“When we learned we were being chosen to adopt our second baby boy in 13 months’ time, we had no idea how this little guy, number two, would keep us on our toes. I received the call from the adoption agency on Thursday night, asking me, ‘Can you come get a baby boy in the morning?’ Parker was a surprise from the beginning, and the surprises just kept coming.
When Parker was about 2 years old, we really began to question if there was something we were missing. He crawled late, he walked late, and he fell a lot. He fell so much I was worried I would be reported to child protective services. I mentioned it to his pediatrician and thankfully, she acted immediately. First, we took Parker for an eye exam and realized his eyesight was miserable. He was then fitted with the cutest little eyeglasses I have ever seen on a little guy. But she also sent him for an evaluation with muscle disease specialists, as she suspected that he had some sort of muscle disease.
Within the next year or so, we received a diagnosis. ‘Your son has Ulrich Congenital Muscular Dystrophy.’ We realized we had so much to learn. In the beginning, we didn’t notice a whole lot of difference between Parker and other kids his age, other than the fact he was weaker than other kids. Over the years, we remained hopeful he would defy the odds and be like every other healthy little boy.
When Parker was about 9, his new neurologist questioned his diagnosis. Things weren’t adding up, and she thought his diagnosis needed to be corrected. So, we were asked to travel to the National Institute of Health (NIH) in Washington, D.C. to get help correcting his diagnosis. We celebrated his 10th birthday in our nation’s capital at the beginning of the trip. After 3 days of intensive visits in the clinical center, Parker and I headed back to California. We really didn’t leave with many answers. They said, ‘We’ve narrowed his possible diagnosis down to two muscle diseases.’
By the time we returned to The NIH in April of 2019, they had corrected his diagnosis and found he actually had an even more rare muscle disease. Parker’s diagnosis was corrected to Desmin Myofibrillar Myopathy (recessive). There were only four other documented cases of recessive desminopathy. This trip had us in 2 more days of back-to-back appointments with specialty clinics. On the afternoon we were leaving, I got a phone call asking, ‘Please come back to the clinical center.’ When we arrived, they asked Parker to go into another room and watch TV while they continued to tell me, ‘Parker is in early heart failure. The muscle disease is attacking his heart.’
He was just days shy of his 12th birthday. My husband was home in California with our other son, and I just had a bomb dropped in my lap. I was panic-stricken, but I knew I had to keep it together so Parker wasn’t scared. I was terrified. We did end up meeting some friends in the area for dinner before we flew back to California the next morning. It was so hard to just put a smile on my face and pretend everything was okay for the rest of the night. After dinner, our friends dropped us back off at the Children’s Inn. I packed up our suitcases for an early flight and put Parker to bed. I went into the bathroom, turned on the bathtub, sat on the floor, and cried my eyes out for a good hour.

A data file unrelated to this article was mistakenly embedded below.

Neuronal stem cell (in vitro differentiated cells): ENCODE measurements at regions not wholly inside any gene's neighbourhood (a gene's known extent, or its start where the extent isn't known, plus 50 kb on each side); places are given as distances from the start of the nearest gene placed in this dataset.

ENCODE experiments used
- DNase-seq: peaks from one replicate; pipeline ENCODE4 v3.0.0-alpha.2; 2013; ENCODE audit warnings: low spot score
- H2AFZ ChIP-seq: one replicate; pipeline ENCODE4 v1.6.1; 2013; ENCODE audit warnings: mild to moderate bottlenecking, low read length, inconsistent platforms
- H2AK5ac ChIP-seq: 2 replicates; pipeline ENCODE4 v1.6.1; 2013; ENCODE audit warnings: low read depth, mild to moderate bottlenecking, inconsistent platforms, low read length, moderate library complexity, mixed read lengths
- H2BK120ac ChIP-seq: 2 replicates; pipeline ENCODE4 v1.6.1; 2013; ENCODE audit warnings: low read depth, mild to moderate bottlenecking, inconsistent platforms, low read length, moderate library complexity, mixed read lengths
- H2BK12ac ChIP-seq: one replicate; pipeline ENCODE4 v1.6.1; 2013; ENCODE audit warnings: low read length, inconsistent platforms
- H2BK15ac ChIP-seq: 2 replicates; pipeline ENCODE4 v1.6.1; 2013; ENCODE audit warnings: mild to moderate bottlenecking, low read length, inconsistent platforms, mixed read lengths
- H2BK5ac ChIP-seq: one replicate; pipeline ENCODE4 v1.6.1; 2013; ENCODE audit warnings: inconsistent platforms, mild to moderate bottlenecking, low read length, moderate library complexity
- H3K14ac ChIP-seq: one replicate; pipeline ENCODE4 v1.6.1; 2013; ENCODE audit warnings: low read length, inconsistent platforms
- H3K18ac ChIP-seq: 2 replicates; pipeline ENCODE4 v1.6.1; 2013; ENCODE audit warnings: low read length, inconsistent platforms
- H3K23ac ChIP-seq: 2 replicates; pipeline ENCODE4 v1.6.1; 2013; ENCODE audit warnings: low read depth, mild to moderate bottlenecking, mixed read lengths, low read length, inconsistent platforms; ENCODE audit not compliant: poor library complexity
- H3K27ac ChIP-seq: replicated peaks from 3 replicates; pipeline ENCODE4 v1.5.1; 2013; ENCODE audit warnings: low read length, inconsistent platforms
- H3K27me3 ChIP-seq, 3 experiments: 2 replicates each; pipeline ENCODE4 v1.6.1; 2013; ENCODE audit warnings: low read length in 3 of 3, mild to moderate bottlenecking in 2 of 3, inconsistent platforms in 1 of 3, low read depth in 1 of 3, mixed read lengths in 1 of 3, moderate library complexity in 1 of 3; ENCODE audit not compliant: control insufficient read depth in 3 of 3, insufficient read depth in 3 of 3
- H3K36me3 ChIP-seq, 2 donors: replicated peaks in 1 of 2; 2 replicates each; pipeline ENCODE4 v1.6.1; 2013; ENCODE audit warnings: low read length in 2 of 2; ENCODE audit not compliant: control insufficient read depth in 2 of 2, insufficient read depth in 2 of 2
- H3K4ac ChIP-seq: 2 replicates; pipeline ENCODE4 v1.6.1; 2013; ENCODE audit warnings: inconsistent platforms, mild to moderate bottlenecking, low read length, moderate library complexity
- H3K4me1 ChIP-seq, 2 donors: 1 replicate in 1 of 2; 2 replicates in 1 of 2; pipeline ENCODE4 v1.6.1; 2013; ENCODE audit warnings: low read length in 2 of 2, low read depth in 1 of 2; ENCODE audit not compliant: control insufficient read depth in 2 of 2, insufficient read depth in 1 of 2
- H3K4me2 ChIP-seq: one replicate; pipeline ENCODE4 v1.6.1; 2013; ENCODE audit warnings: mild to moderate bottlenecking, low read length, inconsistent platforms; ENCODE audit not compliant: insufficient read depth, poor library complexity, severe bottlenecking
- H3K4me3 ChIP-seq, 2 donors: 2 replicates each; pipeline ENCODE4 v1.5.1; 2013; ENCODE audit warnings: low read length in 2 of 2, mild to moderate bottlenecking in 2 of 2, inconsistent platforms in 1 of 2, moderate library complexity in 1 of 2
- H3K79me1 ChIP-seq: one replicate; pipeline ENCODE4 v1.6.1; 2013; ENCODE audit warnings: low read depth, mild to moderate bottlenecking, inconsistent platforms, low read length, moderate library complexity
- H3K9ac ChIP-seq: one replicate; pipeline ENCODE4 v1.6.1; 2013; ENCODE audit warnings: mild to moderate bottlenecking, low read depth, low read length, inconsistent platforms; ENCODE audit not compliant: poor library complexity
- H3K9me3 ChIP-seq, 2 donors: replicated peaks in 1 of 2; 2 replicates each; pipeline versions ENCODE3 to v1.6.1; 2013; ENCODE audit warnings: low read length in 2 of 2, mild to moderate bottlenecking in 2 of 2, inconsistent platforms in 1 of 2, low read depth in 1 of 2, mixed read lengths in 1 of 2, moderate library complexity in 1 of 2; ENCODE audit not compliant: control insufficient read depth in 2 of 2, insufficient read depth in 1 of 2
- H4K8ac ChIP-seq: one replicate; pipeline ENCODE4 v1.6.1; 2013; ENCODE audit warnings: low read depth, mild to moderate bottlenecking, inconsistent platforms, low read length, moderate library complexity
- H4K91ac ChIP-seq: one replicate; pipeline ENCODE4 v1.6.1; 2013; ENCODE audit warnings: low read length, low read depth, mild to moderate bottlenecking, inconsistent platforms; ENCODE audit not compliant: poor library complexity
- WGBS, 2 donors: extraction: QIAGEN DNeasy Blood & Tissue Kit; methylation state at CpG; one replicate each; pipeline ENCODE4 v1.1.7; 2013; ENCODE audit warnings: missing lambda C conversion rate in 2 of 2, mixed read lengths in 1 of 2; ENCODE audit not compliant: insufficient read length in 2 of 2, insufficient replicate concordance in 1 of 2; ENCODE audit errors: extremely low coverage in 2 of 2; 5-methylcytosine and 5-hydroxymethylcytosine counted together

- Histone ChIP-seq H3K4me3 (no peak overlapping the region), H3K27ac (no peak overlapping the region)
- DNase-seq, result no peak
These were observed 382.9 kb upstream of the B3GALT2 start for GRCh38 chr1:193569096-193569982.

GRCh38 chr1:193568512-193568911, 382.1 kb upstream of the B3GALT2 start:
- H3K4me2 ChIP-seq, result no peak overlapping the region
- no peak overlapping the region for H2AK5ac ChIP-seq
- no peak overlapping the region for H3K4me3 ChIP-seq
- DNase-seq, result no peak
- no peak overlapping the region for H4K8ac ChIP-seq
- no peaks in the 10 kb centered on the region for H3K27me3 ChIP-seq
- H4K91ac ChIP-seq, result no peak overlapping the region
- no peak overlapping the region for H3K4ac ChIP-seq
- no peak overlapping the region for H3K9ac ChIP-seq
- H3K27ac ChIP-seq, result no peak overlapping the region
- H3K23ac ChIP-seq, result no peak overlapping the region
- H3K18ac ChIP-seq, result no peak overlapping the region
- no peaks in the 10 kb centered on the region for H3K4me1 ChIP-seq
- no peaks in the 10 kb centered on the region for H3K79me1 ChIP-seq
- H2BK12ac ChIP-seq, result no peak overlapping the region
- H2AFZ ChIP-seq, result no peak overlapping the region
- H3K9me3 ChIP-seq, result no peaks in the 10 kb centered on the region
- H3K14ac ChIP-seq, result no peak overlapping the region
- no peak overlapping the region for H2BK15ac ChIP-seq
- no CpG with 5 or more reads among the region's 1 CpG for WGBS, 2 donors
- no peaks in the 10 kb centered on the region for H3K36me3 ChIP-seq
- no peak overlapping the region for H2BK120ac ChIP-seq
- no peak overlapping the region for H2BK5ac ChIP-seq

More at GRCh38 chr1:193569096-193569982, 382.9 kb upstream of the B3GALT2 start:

The flight back to California was the longest and most dreadful flight of my life. Parker could tell something was wrong. He was also scared. By the time we had landed, Parker already had follow-up appointments within the week with the heart failure team at Rady Children’s Hospital. And this became our regular life. The skeletal muscle part of his disease took a little bit of a back seat to this new heart failure diagnosis.
After a couple of months, we got used to the new routine and new medications. Then one day, at the end of June 2019, we were at Disneyland with some friends visiting from New Mexico, and I got a call from the cardiology clinic. I wasn’t in an area where I could take a call, so I made my way to an area that was quieter with better service to return their call, and they called again. I will admit it, I was all of a sudden worried they kept calling me. When I was finally able to take the call, Parker’s nurse practitioner was on the line asking, ‘Can you come to the hospital right away? We need to admit your son because he is having some dangerous heart rhythms.’ He had worn a halter monitor the week before, and they had just gotten the results.